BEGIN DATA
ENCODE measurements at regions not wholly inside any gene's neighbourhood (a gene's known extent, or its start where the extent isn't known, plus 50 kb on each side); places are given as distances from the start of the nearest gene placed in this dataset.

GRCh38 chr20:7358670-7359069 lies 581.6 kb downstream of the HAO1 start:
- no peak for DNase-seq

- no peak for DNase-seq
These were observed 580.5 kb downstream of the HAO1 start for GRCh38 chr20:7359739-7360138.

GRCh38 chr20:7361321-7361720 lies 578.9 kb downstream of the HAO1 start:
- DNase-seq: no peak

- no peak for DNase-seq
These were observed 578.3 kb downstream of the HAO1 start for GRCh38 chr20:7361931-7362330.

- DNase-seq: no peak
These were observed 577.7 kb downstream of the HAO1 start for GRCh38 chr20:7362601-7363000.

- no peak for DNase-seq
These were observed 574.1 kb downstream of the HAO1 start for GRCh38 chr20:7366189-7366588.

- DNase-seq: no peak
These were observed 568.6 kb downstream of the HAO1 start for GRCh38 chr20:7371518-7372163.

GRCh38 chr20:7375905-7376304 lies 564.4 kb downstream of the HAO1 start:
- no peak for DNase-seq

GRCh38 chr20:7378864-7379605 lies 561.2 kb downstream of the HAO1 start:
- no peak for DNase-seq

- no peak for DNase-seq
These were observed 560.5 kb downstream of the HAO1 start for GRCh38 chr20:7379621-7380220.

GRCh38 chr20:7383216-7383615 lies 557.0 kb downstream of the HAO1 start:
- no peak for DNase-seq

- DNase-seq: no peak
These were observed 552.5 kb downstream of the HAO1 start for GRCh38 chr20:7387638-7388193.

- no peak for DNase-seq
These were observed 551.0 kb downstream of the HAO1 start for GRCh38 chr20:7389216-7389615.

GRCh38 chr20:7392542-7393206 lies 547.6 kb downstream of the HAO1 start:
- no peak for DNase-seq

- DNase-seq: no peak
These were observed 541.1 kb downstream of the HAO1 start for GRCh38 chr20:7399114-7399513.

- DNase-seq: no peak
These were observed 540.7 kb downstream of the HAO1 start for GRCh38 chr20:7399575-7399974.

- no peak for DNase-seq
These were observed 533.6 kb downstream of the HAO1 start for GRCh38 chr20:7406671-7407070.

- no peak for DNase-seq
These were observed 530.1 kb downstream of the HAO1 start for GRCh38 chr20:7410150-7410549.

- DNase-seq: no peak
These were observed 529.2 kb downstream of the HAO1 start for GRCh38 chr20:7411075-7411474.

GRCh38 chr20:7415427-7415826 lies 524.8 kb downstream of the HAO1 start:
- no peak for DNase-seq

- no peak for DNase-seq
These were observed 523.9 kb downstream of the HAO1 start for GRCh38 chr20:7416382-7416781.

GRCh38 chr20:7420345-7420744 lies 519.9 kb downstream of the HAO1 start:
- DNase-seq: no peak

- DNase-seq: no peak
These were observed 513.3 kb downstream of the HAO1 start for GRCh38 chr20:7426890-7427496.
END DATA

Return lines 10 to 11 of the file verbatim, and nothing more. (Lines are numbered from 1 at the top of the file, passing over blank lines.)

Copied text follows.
- DNase-seq: no peak
These were observed 577.7 kb downstream of the HAO1 start for GRCh38 chr20:7362601-7363000.